Pubdate:  18 September 1997
Source: Orange County Register  news, page 7
Contact: Panel calls for OK of drug lollipop

By: PAUL RECER, The Associated Press

Photo: PAINKILLING CANDY: Prototype packaging for Actiq, a
raspberryflavored narcotic lollipop, is designed to make the off white
pops unattractive to children, its maker said. Actiq would be used to treat
breakthrough pain in cancer patients.

GAITHERSBURG, Md.  A raspberryflavored lollipop loaded with narcotic
painkiller for treatment of cancer patients was recommended for federal
approval Wednesday, despite concerns about accidental poisoning of children.

A Food and Drug Administration advisory panel voted unanimously that the
benefit to cancer patients from the painkilling candy far outweighed the
risk of young children being harmed.

"Some kid, somewhere, somehow is going to do this (eat the lollipop)," said
panel member Suzanna Brown, a Portland, Ore., nurse. "But do we deny this
benefit to cancer patients for that reason?" 

FDA approval is required before the lollipop can be sold, but the agency
generally follows recommendations of advisory panels.

The lollipop, Actiq, is to be manufactured by Anesta Corp. of Salt Lake
City and marketed with Abbott Laboratories.

The drug is actually a sugar based lozenge on a stick. It is loaded with
fentanyl citrate, a narcotic commonly used in other forms to treat cancer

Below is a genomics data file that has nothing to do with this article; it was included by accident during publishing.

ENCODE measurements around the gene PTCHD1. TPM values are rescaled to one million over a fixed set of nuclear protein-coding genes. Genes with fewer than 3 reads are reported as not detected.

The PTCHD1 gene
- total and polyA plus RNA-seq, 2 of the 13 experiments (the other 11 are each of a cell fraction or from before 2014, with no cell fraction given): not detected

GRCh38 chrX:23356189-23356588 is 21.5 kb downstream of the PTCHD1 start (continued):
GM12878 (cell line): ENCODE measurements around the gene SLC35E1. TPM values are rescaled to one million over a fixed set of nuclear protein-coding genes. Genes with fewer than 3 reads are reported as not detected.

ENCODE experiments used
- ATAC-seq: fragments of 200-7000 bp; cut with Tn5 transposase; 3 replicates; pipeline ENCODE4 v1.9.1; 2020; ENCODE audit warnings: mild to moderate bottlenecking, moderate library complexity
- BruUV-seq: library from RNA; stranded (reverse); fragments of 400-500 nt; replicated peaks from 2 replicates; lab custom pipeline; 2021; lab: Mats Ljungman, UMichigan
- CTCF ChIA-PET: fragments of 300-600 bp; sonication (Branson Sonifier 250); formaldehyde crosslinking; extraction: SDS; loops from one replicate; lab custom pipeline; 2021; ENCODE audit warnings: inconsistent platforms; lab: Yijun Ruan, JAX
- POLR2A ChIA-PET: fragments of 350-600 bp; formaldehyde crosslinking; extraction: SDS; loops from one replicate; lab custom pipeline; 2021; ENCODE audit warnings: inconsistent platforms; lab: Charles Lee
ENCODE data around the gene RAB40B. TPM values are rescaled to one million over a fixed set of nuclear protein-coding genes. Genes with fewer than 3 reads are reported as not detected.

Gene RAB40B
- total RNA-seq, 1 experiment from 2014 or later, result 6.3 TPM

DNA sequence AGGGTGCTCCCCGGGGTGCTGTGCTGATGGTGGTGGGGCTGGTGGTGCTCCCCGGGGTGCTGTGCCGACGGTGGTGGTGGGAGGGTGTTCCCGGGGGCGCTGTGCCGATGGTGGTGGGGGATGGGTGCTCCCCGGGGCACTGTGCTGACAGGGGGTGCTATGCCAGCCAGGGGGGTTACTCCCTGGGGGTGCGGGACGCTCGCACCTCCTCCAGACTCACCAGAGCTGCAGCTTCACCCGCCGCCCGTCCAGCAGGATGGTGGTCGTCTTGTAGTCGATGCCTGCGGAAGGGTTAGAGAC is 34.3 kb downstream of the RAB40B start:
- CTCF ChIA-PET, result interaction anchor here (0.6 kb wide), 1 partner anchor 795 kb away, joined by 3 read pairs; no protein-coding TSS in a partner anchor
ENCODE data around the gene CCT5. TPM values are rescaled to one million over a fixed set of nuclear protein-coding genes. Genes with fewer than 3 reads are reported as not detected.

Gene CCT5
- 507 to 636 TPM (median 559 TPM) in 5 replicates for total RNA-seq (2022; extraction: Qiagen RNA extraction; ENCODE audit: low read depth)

pain. The lollipop is offwhite and stick bears a large "Rx" mark.

Anesta officials said the product is designed to be unattractive to
children and is packaged in a foil pouch that studies showed could not be
opened by children up to age 4.

Along with the packaging, the company said it was lowering the danger of
abuse by limiting and controlling distribution.

Actiq is designed for cancer patients who already are receiving opiates to
control chronic pain. The lollipop will be used for quick relief from what
is called "breakthrough pain," sudden spasms of pain so severe that they
break through the roundtheclock dosage used to control chronic pain.

Steven A. Shoemaker of Anesta said the company recognized the attraction
the lollipop might have for children and has designed an extensive program
of education, careful distribution and patient instructions to lower the
risk of poisoning.

Asked what would happen if a child did consume the lollipop, Shoemaker
admitted: "The consequences would be lifethreatening. There is a definite

But members of the committee generally said the benefits to some 1 million
cancer sufferers who are in constant pain outweighed the risk.

The lollipop will provide almost immediate relief, the company said, for
patients suddenly racked by terrible pain from their cancer. The drug is
absorbed in the mouth and starts work within minutes. Its effects last for
only about 15 minutes, but that is usually long enough to relieve
breakthrough pain.

Pain in cancer is a major problem, since most cancer patients are treated
at home and often must manage their own discomfort, said Mary A. Simmonds
of the American Cancer Society.

"There currently is no comparable product without a needle," Simmonds said
of the lollipop.

Dr. Laura F. McNicholas of the Philadelphia Veterans Administration Medical
Center warned the committee of a serious risk of drug abuse from marketing
the lollipop.

"My nightmare is that college kids will be out there having a lollipop
party, and some of them will not wake up in the morning," she said.

Shoemaker said the drug would be carefully monitored and if abuse is
reported the company will "send in a SWAT team" to investigate the problem
and take measures to prevent the illegal distribution.

Anesta and Abbott already are marketing a narcotic lollipop that is used
only in hospitals.